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Wednesday, October 30, 2013

Wife for sale in literature and real life

I'm currently in the middle of  Jane Austen's England by the husband and wife team of  Roya and Lesley Adkins. It's history made up a mix of documents, letters, and some references to Austen's writings, which is pretty easy to read for nonfiction, though I do sometimes tire of some of the details that seem to be thrown in simply because the documentation for them is on hand.

 While this book refers to a famous author to capture the attention of potential readers,  it ignores another one completely in recounting one way men sought to dissolve marriages without acts of Parliament -- by selling their wives. Though this practice was, in fact, illegal, it happened more than once.

Here's the account on pages. 17-18:

    One way of ending a wretched marriage was for a husband to sell his wife -- regarded as the poor man's divorce. Some sales were by consent of the wife, but at other times they were carried out against her will. Leaving a wife to a public place with a rope tied around her neck and then selling her, like an animal at market, was thought -- wrongly -- to be a legal and binding transaction, transferring the marriage to somebody else. Commentators considered wife-selling a barbaric practice, but it persisted to the late nineteenth century, and John Brand noted: "A remarkable superstition still prevails among the lowest of our Bulgar, that a man may lawfully sell his wife to another, provided he deliver her over with a halter about her neck.It is painful to observe, that instances of this occur frequently in our newspapers."
Two newspaper account of wife sales are cited. The second one also entails the sale of the couple's child in January 1815. It included a copy of the deed of sale:
"I, John Osborn, doth agree to part with my wife, Mary Osboren, and child, to William Sergeant, for the sum of one pound, in consideration of giving up all claim whatever, whereunto I have made my mark as acknowledgement."
What struck me most about these account is that absence of a reference to Thomas Hardy's The Mayor of Casterbridge.  In the novel, some of the guilt that pervades Hardy's work is the realization that the sale does not effectively dissolve the marriage. The shame of it is central to the plot.

In a Victorian Web post on the wife sale in the novel, Hardy's justification for the title character's wife going along with the sale is cited.
It may seem strange to sophisticated minds that a sane young matron could believe in the seriousness of such a transfer; and were there not numerous other instances of the same belief the thing might scarcely be credited. But she was by no means the first or last peasant woman who had religiously adhered to her purchaser, as too many rural records show.
A 1962  Macmillan edition included notes from  editors Andrew A. Orr and Vivian De Sola Pinto that attest to Hardy's having looked into wife sales in newspapers from the early 1800s:
Thomas Hardy had heard of such a case at Portland [not far from Dorchester, on the English Channel], and that it suggested this incident to him. In the "Observer" of March 24, 1833, the following extract from the "Blackburn Gazette" appeared: "Sale of a Wife--A grinder named Calton sold his wife publicly in the market place, Stockport, on Monday week. She was purchased by a shop-mate of the husband for a gallon of beer. The fair one, who had a halter round her neck, seemed quite agreeable."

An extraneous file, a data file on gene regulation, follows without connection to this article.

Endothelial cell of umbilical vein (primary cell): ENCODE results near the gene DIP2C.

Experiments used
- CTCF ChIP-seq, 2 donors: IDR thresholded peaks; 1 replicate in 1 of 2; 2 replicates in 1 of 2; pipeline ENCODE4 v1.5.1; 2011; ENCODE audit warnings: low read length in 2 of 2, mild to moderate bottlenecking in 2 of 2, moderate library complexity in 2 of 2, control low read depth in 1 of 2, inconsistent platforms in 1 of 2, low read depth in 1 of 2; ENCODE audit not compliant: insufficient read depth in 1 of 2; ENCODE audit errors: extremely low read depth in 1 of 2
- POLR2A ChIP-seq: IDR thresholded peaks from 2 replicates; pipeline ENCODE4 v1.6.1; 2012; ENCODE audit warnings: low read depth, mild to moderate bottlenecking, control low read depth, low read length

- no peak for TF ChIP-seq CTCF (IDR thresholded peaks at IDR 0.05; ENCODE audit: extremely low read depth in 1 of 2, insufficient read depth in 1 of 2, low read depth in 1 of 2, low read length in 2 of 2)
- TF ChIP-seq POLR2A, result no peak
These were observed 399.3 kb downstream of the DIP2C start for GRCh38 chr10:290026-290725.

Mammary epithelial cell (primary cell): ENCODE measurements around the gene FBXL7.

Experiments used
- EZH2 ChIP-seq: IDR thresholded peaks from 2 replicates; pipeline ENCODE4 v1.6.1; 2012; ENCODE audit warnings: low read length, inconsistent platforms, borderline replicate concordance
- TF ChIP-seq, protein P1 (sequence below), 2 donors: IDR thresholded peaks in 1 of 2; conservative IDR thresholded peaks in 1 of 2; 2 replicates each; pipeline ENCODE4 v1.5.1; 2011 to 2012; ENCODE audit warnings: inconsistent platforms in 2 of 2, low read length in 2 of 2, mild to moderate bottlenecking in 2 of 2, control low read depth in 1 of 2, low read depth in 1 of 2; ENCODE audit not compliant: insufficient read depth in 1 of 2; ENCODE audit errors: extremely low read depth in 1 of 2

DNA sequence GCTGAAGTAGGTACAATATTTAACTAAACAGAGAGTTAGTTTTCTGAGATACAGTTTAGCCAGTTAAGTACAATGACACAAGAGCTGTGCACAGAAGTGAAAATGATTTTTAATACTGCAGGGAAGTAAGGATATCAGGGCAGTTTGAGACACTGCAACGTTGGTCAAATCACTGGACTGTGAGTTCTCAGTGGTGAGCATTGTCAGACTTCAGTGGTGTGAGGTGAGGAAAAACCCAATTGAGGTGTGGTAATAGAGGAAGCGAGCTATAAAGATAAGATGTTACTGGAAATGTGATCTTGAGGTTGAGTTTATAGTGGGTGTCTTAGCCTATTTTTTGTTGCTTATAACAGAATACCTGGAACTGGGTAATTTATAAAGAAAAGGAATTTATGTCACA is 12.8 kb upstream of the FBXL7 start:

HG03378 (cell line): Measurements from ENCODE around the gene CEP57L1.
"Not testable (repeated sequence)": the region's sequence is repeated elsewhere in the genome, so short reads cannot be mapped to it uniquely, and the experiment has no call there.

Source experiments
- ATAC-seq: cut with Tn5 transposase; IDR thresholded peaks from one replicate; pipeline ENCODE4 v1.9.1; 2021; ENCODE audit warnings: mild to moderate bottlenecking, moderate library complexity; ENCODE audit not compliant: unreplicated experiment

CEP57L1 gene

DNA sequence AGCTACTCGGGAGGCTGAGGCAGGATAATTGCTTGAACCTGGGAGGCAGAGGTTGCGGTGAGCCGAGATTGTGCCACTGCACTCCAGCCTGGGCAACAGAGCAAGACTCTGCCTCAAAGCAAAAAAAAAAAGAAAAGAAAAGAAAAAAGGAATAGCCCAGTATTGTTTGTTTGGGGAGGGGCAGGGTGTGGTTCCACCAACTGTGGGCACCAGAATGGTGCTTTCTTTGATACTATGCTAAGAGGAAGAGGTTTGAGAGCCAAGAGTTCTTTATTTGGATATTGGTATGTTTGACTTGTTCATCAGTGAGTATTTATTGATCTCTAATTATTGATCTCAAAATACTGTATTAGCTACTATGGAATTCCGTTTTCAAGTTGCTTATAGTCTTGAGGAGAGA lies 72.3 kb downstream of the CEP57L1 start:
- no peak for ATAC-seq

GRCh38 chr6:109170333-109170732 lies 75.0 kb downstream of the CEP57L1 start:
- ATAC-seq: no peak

Keith Wilson cites additional instance in the 1997 Penguin edition (revised in 2003). He observes  that Hardy copied into three such examples into his "Facts from Newspapers, Histories, Biographies, & other chronicles" notebook (now in the Dorset County Museum, Dorchester) One article describes a sale that takes place in the same time period as the sale in the novel:
one of these entries, dated 6 December 1827, is particularly relevant: 'Selling wife. At Buckland, nr. Frome, a labring [sic] man named Charles Pearce sold his wife to a shoemaker named Elton for £5, & delivered her in a halter in the public street. She seemed very willing. Bells rang.' See Christine Winfield, "Factual Sources of Two Episodes in The Mayor of Casterbridge(Nineteenth-Century Fiction 25 [1970], 224-31. (Page 328)
No halter  involved in the sale of The Mayor of Caterbridge.  In fact, the wife throws off her customary meekness in leaving he man who sold her to a complete stranger. She flings her ring off and throws it at him. She also expresses her expectation for a better future for herself and her daughter, having  had "nothing but temper" with her husband.

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Saturday, October 12, 2013

English literature's 100 greatest novels -- according to the Guardian

I see The Guardian is running a series on "the 100 best novels." Here's its take on Defoe's Robinson Crusoe.  I read it just a couple of years ago or so. It really struck me how Friday really shows greater intelligence than his white master in learning English, while our supposed hero can't even be bothered to learn Friday's real name. Such imperialistic blindness to insist that the burden of learning languages falls on the nonwhite.

Perhaps I'll follow along and offer comments on novels I've read. I have to admit, I never made it through Clarissa, though perhaps I'll push myself to read it in the near future. Gulliver's Travels, I read in college. It has enough incidents to keep  readers amused throughout, though the modern reader would likely find the 18th Century pace too slow. 

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